Mississippi Burning

 

History, not ancient enough

MISSISSIPPI BURNING boils over with scorching images, simmering atmosphere and fire-breathing performances, and its heart is ablaze with searing outrage, all of which makes the fact-torching dramatic license it ignites such regrettable arson. Along with illuminating scars in recent American history with an atmosphere-evocative visual sense and adept casting, it carelessly dumped kerosene on still-open wounds by fictionalizing roles and events to such a degree that Civil Rights groups were outraged by the distortions.

Mississippi, 1964. Local bigots murder three young civil rights activists, two white (and Jewish), one black. The bodies are hidden. The area authorities dismiss the vanished guys as a missing persons issue, even a prank. The FBI sends a team to investigate. Deceptively folksy agent ‘Anderson’ (Gene Hackman) knows the region and its attitudes, while his buttoned-up superior ‘Ward’ (Willem Dafoe) has zeal to spare but lacks Anderson’s down-home savvy. When the rednecks rally and increase violent intimidation of the areas black citizens, the Bureau men decide it’s time to break rules, a few noses (and assorted protuberances).

Hold the beer nuts

Alan Parker’s direction lights the urgency fuse in his carefully picked actors and his detailed time & place milieu suggests an immediacy that’s painfully credible: the filming was done in a half dozen small towns in Mississippi and a couple next door in Alabama. Hackman has a showier role than Dafoe and is more convincing, plus he’s allowed the choicest interactions with the superb supporting cast.

At seven years of age, if you’re told it enough times, you believe it. You believe the hatred. You live it. You breathe it. You marry it.”

Frances McDormand and fave Park Overall

Frances McDormand’s budding career took a leap ahead with this film: she gets the most sympathetic role, as the prisoner-in-amber wife of one of the racist cops, her isolated decency utilized by Hackman/Anderson’s intuitive understanding of her situation and his attraction to her. The array of scoundrels are mercilessly represented by Brad Dourif (a sheriffs deputy, McDormand’s shitheel husband), Michael Rooker (hatred incarnate as the most brutal in the clavern), R.Lee Ermey (the fake-friendly mayor) and my favorite, the great, unsung Gailard Sartain (Southern fried perfection as the sheriff). The scenes of the viciousness unleashed on the black community at least get a bit of audience-cathartic payback when Gene memorably lays into Dourif and Rooker.

Peter Biziou’s sweat-redolent cinematography won an Oscar and nominations came down for Best Picture, Actor (Hackman), Supporting Actress (McDormand), Director, Film Editing and Sound. Revisiting time, place and hurt cost $15,000,000; doing so with such vibrancy summoned a public response of $34,604,000, 32nd place in ’88s roll call.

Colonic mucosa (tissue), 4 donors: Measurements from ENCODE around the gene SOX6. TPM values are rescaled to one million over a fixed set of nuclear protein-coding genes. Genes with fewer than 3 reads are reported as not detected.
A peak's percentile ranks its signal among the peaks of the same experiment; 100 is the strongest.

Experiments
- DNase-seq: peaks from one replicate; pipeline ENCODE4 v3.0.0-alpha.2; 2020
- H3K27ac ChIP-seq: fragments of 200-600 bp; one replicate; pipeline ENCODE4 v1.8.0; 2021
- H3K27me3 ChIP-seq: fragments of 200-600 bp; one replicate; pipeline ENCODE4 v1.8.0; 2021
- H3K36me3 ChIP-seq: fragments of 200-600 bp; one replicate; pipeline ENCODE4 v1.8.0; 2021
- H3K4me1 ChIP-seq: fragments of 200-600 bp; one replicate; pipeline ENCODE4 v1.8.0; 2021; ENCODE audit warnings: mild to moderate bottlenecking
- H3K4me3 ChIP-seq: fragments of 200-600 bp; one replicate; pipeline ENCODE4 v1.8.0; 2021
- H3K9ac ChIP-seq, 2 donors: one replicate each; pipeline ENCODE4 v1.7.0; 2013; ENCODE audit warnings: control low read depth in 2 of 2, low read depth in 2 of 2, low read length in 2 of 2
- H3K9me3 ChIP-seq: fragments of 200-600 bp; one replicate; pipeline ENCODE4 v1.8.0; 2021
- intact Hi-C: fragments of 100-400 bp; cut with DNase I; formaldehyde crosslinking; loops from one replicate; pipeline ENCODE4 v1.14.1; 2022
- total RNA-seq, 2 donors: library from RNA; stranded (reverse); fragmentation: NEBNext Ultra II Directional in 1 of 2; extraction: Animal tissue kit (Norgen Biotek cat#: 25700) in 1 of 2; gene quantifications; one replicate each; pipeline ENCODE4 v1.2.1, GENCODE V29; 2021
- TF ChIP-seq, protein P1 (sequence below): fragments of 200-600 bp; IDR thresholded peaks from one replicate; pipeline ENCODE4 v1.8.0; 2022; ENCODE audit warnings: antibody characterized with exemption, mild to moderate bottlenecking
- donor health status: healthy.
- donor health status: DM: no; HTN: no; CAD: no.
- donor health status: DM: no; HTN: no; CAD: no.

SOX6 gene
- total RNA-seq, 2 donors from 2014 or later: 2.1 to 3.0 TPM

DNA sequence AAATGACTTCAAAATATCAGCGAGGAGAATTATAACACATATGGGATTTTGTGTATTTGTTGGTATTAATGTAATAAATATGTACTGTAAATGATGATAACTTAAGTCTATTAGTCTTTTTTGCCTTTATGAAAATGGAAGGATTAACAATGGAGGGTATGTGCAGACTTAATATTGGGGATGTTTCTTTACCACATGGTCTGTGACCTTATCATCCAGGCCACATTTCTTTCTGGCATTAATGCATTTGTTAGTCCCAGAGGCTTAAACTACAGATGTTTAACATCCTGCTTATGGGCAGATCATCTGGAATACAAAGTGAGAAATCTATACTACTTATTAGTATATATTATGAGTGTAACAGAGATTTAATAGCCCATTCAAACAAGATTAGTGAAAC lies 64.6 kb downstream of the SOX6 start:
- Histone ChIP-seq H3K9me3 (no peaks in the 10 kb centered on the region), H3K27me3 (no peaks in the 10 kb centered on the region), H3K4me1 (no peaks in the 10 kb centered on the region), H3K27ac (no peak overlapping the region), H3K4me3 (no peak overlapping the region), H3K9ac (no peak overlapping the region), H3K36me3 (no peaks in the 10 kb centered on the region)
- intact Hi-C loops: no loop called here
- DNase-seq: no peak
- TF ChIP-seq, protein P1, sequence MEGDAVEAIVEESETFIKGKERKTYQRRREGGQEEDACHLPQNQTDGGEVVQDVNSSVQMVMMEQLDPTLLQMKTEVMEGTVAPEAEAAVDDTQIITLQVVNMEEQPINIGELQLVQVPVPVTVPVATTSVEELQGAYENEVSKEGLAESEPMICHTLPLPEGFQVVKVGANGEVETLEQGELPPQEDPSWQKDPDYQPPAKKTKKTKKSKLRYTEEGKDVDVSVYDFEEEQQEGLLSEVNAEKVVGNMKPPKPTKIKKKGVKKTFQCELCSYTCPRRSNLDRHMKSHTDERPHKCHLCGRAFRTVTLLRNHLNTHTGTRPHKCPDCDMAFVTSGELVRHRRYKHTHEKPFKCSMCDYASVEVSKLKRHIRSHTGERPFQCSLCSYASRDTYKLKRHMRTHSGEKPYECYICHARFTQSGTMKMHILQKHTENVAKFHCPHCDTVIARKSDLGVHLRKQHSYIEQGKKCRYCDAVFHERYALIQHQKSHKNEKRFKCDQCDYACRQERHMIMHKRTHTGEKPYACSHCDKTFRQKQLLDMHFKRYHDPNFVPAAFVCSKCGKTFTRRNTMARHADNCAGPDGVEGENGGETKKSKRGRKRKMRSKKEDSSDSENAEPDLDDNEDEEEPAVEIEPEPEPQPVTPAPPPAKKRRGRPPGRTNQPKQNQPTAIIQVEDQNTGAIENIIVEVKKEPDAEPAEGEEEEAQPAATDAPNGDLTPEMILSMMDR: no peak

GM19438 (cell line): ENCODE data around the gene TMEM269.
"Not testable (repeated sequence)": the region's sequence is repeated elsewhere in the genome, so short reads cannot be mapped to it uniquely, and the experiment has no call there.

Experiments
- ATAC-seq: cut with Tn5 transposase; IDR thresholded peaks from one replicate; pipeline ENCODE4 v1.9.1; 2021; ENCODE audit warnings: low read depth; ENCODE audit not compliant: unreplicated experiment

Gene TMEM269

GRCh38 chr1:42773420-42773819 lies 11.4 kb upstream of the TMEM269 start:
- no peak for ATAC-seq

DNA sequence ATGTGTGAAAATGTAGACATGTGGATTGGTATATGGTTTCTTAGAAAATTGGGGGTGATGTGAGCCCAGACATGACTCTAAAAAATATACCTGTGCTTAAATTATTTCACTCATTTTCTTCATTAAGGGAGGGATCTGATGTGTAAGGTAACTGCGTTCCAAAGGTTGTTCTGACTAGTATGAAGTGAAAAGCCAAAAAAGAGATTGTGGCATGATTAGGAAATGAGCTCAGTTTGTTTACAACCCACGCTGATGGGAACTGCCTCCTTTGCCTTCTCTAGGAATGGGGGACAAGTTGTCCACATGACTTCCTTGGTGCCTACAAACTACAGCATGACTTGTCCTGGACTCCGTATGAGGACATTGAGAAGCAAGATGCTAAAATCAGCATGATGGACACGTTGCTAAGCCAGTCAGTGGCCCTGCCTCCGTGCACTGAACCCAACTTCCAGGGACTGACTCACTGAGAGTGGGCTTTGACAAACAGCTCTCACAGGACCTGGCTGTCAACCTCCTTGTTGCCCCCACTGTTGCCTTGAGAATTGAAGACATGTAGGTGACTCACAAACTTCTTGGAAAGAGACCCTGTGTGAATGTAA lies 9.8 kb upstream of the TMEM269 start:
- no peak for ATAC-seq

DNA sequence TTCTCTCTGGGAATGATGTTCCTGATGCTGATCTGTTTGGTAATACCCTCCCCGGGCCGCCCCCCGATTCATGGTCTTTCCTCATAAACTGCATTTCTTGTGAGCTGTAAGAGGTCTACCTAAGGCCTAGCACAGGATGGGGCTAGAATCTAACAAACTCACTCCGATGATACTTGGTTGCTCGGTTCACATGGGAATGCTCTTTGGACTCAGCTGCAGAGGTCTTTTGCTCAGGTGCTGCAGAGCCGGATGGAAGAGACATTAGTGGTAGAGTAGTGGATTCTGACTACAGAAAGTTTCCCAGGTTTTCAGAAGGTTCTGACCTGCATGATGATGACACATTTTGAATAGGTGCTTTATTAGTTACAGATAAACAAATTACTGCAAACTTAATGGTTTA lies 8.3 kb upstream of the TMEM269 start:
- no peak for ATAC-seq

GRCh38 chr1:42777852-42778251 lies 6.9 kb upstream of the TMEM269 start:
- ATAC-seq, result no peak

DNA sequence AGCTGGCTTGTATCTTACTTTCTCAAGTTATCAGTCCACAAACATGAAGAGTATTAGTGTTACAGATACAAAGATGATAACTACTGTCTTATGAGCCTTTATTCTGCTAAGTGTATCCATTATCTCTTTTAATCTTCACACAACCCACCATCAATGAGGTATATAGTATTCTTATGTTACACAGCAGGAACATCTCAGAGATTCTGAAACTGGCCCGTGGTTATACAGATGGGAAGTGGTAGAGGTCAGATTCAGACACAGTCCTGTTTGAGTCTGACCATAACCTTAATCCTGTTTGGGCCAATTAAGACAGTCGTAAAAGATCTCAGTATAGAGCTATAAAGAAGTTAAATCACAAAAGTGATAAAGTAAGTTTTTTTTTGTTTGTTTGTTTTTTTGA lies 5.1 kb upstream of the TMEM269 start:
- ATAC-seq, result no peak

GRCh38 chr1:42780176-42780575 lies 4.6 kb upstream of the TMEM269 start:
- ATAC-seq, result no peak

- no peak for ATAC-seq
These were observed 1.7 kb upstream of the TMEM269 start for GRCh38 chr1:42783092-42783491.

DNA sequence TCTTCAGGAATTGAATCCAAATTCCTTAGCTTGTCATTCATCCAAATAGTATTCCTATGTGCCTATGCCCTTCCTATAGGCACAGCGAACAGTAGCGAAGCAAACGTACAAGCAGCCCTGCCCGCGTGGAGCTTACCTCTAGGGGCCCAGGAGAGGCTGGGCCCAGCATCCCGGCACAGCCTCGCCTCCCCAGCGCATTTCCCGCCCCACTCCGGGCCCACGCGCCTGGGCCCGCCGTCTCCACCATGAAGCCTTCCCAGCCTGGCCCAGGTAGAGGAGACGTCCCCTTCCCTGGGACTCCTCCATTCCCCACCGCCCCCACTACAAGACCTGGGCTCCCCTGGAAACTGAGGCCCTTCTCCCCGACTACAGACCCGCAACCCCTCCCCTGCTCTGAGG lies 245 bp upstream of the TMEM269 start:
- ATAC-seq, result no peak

Gailard Sartain

What’s wrong with these people?

Plenty, but what’s wrong with this picture is the script, written by Chris Gerolmo, then rewritten by Parker. The dialogue is fine, and there’s nothing untoward about using different names for those involved (most of the characters are based on real-life counterparts, or composites) and compressing time to cover dramatic license bets vis-à-vis strict adherence to fact: director Parker did so to chilling effect in Midnight Express. But the wholesale whitewash (the right word here) of the F.B.I.’s less-than-gallant service during the period is galling, to the historic record and to the experience of the African-Americans who had, as memory serves—SOMETHING—to do with that miserably necessary chapter. In the script, they’re essentially reduced to walk-on’s, there to be abused every so often so the storyline can then re-focus on the Hoover justice cavalry portrayed by the charismatic leads. It’s a gripping film, but unfortunately a good chunk of it is bogus. *

With Stephen Tobolowsky (as the main Klan crud), Kevin Dunn, Park Overall (love her!), Tobin Bell, Frankie Faison, Darius McCrary. 128 minutes.

* Relatives of the murdered trio were upset, and the NAACP was none too happy. The widows of Martin Luther King and Medgar Evers took issue, as did Julian Bond, who called it “Rambo Meets the Klan”, saying “People are going to have a mistaken idea about that time … It’s just wrong. These guys were tapping our telephones, not looking into the murders…”

Parker: …”the controversy got out of hand. It was impossible to turn on a TV without someone discussing the movie – or using the movie to trigger the debate … In the beginning it was rather nice to have your film talked about but suddenly the tide turned and although it did well at the box office, we were dogged by a lot of anger that the film generated”….”Our film cannot be the definitive film of the black civil rights struggle, our heroes were still white and, in truth, the film would probably have never been made if they weren’t. This is, perhaps, as much a sad reflection on present day society as it is on the film industry.”

Then again—deep breath—now that we’re chin-deep with both revitalized racism in the public square and reductive revisionism in how we’re supposed to personally, privately interpret books and movies, maybe before we go full baby-bathwater it might be worthwhile to consider Pablo Picasso’s observation: Art is the lie that helps us see the truth.”

A couple of the guilty “good ‘ol boys” in real life. Burn in hell.

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